July 2019
Volume 60, Issue 9
Free
ARVO Annual Meeting Abstract  |   July 2019
Development and test of a screening program to detect uncorrected refractive errors.
Author Affiliations & Notes
  • Arne Ohlendorf
    Technology and Innovation, Carl Zeiss Vision International GmbH, Aalen, Germany
  • Miguel Garcia Garcia
    Technology and Innovation, Carl Zeiss Vision International GmbH, Aalen, Germany
  • Siegfried Wahl
    Technology and Innovation, Carl Zeiss Vision International GmbH, Aalen, Germany
  • Footnotes
    Commercial Relationships   Arne Ohlendorf, Carl Zeiss Vision International GmbH (E); Miguel Garcia Garcia, Carl Zeiss Vision International GmbH (E); Siegfried Wahl, Carl Zeiss Vision International GmbH (E)
  • Footnotes
    Support  European Union’s Horizon 2020 research and innovation programme under the Marie Skłodowska-Curie grant agreement No 675137
Investigative Ophthalmology & Visual Science July 2019, Vol.60, 5834. doi:
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      Arne Ohlendorf, Miguel Garcia Garcia, Siegfried Wahl; Development and test of a screening program to detect uncorrected refractive errors. . Invest. Ophthalmol. Vis. Sci. 2019;60(9):5834.

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      © ARVO (1962-2015); The Authors (2016-present)

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Abstract

Purpose : Uncorrected refractive errors (URE) are of high risk for the eye health, especially in case of myopia, where excessive axial elongation is a high risk factor for the development of choroi-retinal diseases. We have developed and tested a screening program for the uncovering of URE in school children in Germany.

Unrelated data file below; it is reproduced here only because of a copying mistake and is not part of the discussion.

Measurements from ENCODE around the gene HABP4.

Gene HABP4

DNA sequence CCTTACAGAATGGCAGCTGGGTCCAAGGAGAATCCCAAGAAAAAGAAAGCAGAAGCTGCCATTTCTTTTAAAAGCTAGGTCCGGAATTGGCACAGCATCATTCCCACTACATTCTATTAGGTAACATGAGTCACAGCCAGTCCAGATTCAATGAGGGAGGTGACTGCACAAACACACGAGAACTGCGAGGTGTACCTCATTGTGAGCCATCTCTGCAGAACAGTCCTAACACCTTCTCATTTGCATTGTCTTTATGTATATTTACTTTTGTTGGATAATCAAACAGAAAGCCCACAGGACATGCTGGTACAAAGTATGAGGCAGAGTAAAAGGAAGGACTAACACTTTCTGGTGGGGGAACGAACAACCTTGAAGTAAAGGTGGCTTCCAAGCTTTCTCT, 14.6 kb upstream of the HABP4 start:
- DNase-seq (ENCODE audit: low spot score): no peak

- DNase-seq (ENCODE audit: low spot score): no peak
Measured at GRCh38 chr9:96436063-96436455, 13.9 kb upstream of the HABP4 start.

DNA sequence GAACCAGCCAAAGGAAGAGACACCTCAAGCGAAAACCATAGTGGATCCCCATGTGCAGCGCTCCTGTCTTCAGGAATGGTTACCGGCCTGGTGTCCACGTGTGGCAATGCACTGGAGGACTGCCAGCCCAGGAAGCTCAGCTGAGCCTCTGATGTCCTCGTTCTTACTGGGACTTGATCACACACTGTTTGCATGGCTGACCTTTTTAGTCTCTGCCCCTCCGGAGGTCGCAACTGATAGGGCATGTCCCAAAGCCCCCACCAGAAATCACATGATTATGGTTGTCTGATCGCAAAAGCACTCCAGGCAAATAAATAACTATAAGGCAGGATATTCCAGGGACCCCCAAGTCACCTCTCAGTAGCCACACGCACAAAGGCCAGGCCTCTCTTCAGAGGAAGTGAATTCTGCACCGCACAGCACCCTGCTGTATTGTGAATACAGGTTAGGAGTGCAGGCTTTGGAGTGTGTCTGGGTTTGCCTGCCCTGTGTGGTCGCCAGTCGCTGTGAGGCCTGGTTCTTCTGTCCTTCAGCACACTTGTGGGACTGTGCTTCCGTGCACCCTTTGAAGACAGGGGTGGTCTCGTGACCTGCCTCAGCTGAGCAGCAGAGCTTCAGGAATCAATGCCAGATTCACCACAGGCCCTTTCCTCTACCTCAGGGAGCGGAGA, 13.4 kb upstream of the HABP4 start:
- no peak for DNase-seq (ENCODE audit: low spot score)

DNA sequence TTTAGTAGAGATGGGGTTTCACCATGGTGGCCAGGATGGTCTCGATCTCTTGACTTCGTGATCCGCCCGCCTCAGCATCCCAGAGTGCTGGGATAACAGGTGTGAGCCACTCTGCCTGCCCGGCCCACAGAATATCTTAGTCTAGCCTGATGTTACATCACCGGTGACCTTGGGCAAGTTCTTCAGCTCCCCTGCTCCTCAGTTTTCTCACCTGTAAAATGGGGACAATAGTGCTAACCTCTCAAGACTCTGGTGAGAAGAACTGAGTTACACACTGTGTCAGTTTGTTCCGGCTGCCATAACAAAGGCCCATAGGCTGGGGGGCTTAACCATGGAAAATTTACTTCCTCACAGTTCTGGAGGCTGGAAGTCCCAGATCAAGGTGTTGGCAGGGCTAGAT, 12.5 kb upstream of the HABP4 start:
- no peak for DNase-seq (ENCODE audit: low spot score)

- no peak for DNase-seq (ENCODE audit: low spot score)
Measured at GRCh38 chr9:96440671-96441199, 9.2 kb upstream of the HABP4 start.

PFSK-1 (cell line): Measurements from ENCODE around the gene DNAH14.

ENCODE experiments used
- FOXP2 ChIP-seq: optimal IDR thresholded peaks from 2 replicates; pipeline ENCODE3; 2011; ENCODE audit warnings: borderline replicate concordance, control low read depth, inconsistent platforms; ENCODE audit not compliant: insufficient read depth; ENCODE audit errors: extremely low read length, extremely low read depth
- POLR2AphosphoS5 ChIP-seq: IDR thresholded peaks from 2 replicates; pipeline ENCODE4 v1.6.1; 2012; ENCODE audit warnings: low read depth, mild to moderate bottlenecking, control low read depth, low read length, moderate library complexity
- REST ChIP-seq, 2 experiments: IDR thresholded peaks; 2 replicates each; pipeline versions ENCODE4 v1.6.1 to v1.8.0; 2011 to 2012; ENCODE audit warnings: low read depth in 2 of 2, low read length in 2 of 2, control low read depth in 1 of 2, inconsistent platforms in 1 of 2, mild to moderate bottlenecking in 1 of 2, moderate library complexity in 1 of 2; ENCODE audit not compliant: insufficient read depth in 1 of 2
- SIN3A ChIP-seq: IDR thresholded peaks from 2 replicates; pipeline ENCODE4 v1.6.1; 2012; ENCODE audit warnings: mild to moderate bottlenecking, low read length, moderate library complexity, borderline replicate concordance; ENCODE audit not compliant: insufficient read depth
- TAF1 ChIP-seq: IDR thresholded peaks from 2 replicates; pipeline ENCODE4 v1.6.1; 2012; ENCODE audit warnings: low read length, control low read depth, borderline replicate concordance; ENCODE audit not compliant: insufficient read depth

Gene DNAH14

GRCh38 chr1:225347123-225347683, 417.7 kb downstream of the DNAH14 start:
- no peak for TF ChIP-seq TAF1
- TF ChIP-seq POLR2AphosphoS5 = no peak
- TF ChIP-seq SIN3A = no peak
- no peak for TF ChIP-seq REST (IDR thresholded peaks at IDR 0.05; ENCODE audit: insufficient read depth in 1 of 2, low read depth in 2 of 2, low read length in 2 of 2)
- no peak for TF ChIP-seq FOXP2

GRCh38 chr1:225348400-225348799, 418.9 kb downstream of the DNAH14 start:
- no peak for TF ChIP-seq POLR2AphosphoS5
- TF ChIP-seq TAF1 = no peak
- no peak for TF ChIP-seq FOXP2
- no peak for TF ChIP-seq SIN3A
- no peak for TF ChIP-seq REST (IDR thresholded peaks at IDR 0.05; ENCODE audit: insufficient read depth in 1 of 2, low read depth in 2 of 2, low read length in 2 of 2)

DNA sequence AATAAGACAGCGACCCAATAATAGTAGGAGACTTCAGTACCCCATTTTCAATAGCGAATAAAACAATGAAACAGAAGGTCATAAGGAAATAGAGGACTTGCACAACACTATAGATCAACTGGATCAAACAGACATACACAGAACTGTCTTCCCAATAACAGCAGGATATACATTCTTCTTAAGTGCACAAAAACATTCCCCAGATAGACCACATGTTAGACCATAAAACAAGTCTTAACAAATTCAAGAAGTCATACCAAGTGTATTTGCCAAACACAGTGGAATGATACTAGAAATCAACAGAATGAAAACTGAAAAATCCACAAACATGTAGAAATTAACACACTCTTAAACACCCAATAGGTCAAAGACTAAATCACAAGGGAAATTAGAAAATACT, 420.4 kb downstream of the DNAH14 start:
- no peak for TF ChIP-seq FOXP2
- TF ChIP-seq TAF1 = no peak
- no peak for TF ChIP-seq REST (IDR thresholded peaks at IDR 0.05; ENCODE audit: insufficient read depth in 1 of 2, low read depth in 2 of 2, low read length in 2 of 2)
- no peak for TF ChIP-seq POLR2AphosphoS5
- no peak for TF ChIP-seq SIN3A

Methods : Pupils from the 5th, 6th and 7th grade of a local school were invited to participate in this screening program. Non-cycloplegic distance auto-refraction (NCAR) was assessed using an open-field autorefractor (WAM-5500, Grand Seiko CO. LTD., Hiroshima, Japan). During objective autorefraction, children were briefed to look on the smallest letters of a standardized acuity chart that was placed at a distance of 4m. After autorefraction, monocular uncorrected as well as corrected distance visual acuity (UCDVA, CDVA) was assessed using software-based acuity test at the same distance. In case autorefraction revealed a spherical equivalent refractive error (SE) < -0.5D, monocular uncorrected distance visual acuity visual acuity was < 0.1logMAR and visual acuity increased after correction of the SE, children were classified as myopic.

Results : In total, 354 children were screened on 4 consecutive days, and the average test time was around 2 minutes per child. In 38 children (10%), the screening results revealed uncovered and uncorrected myopia and these children were assigned for additional examinations. Surprisingly, prevalence of distance refractive errors was very small in the total group of children (myopia: 15%, emmetropia 75%, hyperopia: 10%).

Conclusions : The prevalence of uncovered myopia in this cohort of school children was around ten percent, while the overall prevalence was very low compared to previously published data in Germany. Screening programs to uncover refractive errors are of high importance for future eye health and can be fast. The combination of different cut-off thresholds (SE, UCDVA, CDVA) in such screening programs can result in a high screening accuracy.

This abstract was presented at the 2019 ARVO Annual Meeting, held in Vancouver, Canada, April 28 - May 2, 2019.

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